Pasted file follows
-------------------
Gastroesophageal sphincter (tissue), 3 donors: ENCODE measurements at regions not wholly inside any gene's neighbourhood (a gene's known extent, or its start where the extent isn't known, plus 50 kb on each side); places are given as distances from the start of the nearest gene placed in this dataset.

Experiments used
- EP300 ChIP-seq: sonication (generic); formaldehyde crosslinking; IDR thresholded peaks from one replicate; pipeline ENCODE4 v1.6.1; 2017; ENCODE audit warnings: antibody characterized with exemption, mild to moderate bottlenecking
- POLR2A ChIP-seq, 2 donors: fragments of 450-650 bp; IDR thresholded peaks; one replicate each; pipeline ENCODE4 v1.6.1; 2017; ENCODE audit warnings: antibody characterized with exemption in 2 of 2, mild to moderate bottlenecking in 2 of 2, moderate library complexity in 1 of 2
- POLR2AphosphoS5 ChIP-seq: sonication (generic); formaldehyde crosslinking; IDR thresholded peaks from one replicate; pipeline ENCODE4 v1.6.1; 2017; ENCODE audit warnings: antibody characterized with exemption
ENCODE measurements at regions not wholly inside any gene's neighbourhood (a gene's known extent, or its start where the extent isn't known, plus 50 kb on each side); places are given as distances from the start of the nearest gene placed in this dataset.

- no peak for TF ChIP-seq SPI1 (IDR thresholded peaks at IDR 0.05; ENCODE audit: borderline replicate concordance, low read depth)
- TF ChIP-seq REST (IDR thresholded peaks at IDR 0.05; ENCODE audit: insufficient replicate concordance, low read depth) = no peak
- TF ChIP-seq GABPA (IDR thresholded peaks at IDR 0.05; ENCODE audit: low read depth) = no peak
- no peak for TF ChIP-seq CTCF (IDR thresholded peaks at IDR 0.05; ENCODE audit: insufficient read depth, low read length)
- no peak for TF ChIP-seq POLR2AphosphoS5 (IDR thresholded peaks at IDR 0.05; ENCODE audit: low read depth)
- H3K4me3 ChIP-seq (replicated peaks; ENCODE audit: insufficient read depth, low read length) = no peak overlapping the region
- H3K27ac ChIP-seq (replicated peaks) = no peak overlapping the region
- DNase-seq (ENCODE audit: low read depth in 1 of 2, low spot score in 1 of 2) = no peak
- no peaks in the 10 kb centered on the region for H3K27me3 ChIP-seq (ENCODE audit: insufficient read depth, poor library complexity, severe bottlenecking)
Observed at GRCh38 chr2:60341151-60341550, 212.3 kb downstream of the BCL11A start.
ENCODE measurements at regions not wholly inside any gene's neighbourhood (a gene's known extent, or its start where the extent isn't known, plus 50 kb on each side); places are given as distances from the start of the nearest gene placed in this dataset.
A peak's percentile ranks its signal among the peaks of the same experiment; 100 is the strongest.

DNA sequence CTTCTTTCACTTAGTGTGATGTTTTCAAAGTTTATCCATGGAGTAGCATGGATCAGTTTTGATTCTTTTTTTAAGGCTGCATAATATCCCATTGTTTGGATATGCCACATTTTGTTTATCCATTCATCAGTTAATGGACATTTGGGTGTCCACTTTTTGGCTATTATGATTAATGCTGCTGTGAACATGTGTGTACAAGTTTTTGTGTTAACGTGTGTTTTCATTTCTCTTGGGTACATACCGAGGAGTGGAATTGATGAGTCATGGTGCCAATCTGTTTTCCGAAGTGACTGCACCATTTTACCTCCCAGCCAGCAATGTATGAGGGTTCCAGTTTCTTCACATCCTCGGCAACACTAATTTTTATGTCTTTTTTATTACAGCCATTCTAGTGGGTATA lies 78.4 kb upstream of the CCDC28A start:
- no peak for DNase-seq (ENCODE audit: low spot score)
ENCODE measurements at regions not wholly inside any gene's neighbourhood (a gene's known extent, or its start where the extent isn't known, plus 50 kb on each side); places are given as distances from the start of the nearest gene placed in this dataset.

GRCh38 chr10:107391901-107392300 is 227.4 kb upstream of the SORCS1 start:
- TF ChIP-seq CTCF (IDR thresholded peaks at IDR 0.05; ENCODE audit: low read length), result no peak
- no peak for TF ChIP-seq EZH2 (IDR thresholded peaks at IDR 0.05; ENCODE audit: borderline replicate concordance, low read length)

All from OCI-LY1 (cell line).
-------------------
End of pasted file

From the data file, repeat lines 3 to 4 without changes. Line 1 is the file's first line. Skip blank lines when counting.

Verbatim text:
- EP300 ChIP-seq: sonication (generic); formaldehyde crosslinking; IDR thresholded peaks from one replicate; pipeline ENCODE4 v1.6.1; 2017; ENCODE audit warnings: antibody characterized with exemption, mild to moderate bottlenecking
- POLR2A ChIP-seq, 2 donors: fragments of 450-650 bp; IDR thresholded peaks; one replicate each; pipeline ENCODE4 v1.6.1; 2017; ENCODE audit warnings: antibody characterized with exemption in 2 of 2, mild to moderate bottlenecking in 2 of 2, moderate library complexity in 1 of 2